So what do our literature experts think about GenAI personalized poems? They strongly preferred the Copilot poem again due to its superior vocabulary and better flow. They also believed that the freeform (no rhyming scheme) used in this poem comes off as more sincere and personal. On the other hand, they noticed that the perspective of the poem was wrong and not written as a poem by the author to their girlfriend. Despite this small glitch, the experts agreed that this was the best AI-generated poem.

Once again, Gemini’s and ChatGPT’s creations were criticized for being “lazy” and overusing simplistic phrases and vocabulary. Gemini’s poem received extra points for mentioning and building the story over the two-year time period. Copilot also captured this detail, leaving ChatGPT as the only AI model that did not pick up this small but important nuance.

Comparing LLM vs. Human Crafted Poetry

To add an extra layer of analysis to this research, Nik Barkley, VP of brand marketing and experience design at PAN Communications, crafted his own Valentine’s Day poems using the same prompts provided to the LLM models. Nik is creative at heart and dabbles in many different mediums, everything from watercolor art to poetry.

We then ran a brief poll using Dynata to survey 1,000 US consumers ages 18 and up to determine if average citizens could determine if each poem was developed by a human or by Generative AI.


For Prompt 1, 58% of respondents correctly identified the human-generated poem, however, most respondents believed the three AI-generated poems to also be developed by humans – ChatGPT (59%), Bard/Gemini (56%) and Copilot (61%). Of the four poems, 31% of respondents preferred the human-generated poem, narrowly beating out the ChatGPT-generated poem (30%).

For Prompt 2, which asked the models to personalize the poem in more detail, 55% of respondents correctly identified the more personalized, human-generated poem. Most respondents still believed the three AI-generated poems to be developed by humans — ChatGPT (51%), Bard/Gemini (55%) and Copilot (52%). Respondents were more incorrect for Prompt 1, meaning the less personalized writing came across as more “human” than the more detailed prompts. Of the four poems, 31% of respondents preferred the human-generated poem, beating out the Copilot-generated poem (28%).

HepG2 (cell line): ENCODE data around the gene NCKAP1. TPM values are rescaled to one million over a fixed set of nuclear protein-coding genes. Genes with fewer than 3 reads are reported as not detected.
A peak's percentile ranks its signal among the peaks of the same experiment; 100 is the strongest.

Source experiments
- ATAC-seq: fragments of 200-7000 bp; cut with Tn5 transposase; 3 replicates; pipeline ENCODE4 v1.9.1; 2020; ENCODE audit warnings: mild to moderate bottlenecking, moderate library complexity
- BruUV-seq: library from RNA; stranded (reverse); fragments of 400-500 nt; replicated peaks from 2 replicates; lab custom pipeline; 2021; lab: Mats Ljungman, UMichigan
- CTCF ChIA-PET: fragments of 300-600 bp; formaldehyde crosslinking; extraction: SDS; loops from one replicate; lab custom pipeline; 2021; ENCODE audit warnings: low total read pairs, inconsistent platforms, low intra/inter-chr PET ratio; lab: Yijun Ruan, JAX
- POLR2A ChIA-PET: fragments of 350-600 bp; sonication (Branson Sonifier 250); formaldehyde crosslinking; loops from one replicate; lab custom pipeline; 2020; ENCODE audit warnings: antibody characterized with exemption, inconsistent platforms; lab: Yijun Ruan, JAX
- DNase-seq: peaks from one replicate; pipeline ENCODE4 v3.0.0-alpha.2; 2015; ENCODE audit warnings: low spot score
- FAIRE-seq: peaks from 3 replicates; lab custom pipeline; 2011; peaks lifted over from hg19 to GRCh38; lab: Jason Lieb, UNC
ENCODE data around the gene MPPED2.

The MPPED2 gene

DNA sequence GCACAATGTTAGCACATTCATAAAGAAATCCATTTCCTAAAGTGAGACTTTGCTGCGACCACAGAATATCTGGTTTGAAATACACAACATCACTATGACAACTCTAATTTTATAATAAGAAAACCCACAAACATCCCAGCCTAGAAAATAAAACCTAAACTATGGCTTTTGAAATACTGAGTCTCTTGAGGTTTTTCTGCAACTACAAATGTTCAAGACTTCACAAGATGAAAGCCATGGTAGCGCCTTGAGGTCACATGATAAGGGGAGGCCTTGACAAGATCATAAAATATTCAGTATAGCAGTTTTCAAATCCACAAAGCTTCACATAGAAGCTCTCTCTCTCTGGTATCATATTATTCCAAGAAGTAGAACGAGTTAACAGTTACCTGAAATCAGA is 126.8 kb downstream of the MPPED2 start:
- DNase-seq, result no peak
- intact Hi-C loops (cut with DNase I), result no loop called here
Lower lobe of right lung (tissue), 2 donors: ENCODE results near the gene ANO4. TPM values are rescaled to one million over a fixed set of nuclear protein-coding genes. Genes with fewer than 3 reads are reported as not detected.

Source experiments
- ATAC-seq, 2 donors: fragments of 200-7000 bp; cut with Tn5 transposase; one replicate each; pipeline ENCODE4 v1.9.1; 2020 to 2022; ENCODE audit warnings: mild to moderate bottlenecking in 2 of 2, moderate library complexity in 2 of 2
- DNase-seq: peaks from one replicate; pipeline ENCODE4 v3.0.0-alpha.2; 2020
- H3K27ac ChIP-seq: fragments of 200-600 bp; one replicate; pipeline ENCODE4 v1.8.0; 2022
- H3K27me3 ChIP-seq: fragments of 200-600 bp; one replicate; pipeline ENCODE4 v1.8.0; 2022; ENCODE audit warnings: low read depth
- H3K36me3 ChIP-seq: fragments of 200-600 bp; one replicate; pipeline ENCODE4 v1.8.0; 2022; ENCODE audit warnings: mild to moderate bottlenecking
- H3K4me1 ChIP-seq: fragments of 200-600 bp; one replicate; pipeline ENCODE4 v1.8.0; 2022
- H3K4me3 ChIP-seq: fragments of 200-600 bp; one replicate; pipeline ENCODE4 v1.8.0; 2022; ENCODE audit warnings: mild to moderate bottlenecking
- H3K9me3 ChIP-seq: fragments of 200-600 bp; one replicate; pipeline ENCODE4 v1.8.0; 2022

What this shows is that LLMs are very close to imitating humans in creative writing, especially in generalized contexts.

LLMs role in the future of creative writing

For those seeking to enchant their loved ones with a unique and personalized poetic gesture, LLMs present a promising avenue. Even though the experts preferred Copilot´s poems due to more original content, we can all agree that poetry is often a matter of taste and opinions may differ. All of the models produced acceptable results and we believe that the experiment showcases the impressive capabilities of current LLMs. This opens up conversations about the future of creative writing in the age of AI and shows that these tools can augment human creativity by helping us create personalized poems, texts, and stories.

So which poem was your favorite?

Poem examples created in this article were written by general models that are not specifically trained to produce poetry. Evaluating the output of these models is complex and nuanced due to the subjectivity of what a good poem is. With Toloka Deep Evaluation, we can evaluate metrics such as grammar, construction, novelty, flow, usage of metaphors, or other linguistic techniques to judge models´ performance. Deep insights from expert evaluators can provide valuable feedback to improve models across all types of domains.